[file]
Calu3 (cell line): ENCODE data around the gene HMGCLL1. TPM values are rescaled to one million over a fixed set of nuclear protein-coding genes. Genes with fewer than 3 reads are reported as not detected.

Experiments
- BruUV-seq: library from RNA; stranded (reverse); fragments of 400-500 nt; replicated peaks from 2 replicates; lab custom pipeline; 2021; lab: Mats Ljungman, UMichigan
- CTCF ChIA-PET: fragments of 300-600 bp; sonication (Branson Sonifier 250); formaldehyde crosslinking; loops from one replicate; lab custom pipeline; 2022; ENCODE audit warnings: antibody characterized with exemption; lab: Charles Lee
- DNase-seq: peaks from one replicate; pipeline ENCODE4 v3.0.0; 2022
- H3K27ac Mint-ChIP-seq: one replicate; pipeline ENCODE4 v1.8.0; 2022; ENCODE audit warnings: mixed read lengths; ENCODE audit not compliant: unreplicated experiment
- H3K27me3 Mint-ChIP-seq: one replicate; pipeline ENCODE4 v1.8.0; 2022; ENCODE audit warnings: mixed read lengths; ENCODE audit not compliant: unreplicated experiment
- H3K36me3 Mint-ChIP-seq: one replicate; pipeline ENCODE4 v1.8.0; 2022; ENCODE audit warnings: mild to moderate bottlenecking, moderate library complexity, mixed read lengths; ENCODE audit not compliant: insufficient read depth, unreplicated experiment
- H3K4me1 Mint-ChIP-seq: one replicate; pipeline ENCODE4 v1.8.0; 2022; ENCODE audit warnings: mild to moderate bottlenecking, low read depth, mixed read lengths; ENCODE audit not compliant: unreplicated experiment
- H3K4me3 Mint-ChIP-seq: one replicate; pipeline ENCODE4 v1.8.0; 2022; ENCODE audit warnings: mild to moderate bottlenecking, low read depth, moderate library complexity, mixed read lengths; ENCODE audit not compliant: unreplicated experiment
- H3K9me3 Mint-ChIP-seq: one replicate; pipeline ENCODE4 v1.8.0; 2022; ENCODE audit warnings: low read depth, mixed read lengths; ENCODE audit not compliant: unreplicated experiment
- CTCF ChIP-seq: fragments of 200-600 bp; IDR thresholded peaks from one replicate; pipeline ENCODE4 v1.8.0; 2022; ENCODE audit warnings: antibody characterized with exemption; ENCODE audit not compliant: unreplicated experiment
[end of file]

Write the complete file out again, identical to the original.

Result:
Calu3 (cell line): ENCODE data around the gene HMGCLL1. TPM values are rescaled to one million over a fixed set of nuclear protein-coding genes. Genes with fewer than 3 reads are reported as not detected.

Experiments
- BruUV-seq: library from RNA; stranded (reverse); fragments of 400-500 nt; replicated peaks from 2 replicates; lab custom pipeline; 2021; lab: Mats Ljungman, UMichigan
- CTCF ChIA-PET: fragments of 300-600 bp; sonication (Branson Sonifier 250); formaldehyde crosslinking; loops from one replicate; lab custom pipeline; 2022; ENCODE audit warnings: antibody characterized with exemption; lab: Charles Lee
- DNase-seq: peaks from one replicate; pipeline ENCODE4 v3.0.0; 2022
- H3K27ac Mint-ChIP-seq: one replicate; pipeline ENCODE4 v1.8.0; 2022; ENCODE audit warnings: mixed read lengths; ENCODE audit not compliant: unreplicated experiment
- H3K27me3 Mint-ChIP-seq: one replicate; pipeline ENCODE4 v1.8.0; 2022; ENCODE audit warnings: mixed read lengths; ENCODE audit not compliant: unreplicated experiment
- H3K36me3 Mint-ChIP-seq: one replicate; pipeline ENCODE4 v1.8.0; 2022; ENCODE audit warnings: mild to moderate bottlenecking, moderate library complexity, mixed read lengths; ENCODE audit not compliant: insufficient read depth, unreplicated experiment
- H3K4me1 Mint-ChIP-seq: one replicate; pipeline ENCODE4 v1.8.0; 2022; ENCODE audit warnings: mild to moderate bottlenecking, low read depth, mixed read lengths; ENCODE audit not compliant: unreplicated experiment
- H3K4me3 Mint-ChIP-seq: one replicate; pipeline ENCODE4 v1.8.0; 2022; ENCODE audit warnings: mild to moderate bottlenecking, low read depth, moderate library complexity, mixed read lengths; ENCODE audit not compliant: unreplicated experiment
- H3K9me3 Mint-ChIP-seq: one replicate; pipeline ENCODE4 v1.8.0; 2022; ENCODE audit warnings: low read depth, mixed read lengths; ENCODE audit not compliant: unreplicated experiment
- CTCF ChIP-seq: fragments of 200-600 bp; IDR thresholded peaks from one replicate; pipeline ENCODE4 v1.8.0; 2022; ENCODE audit warnings: antibody characterized with exemption; ENCODE audit not compliant: unreplicated experiment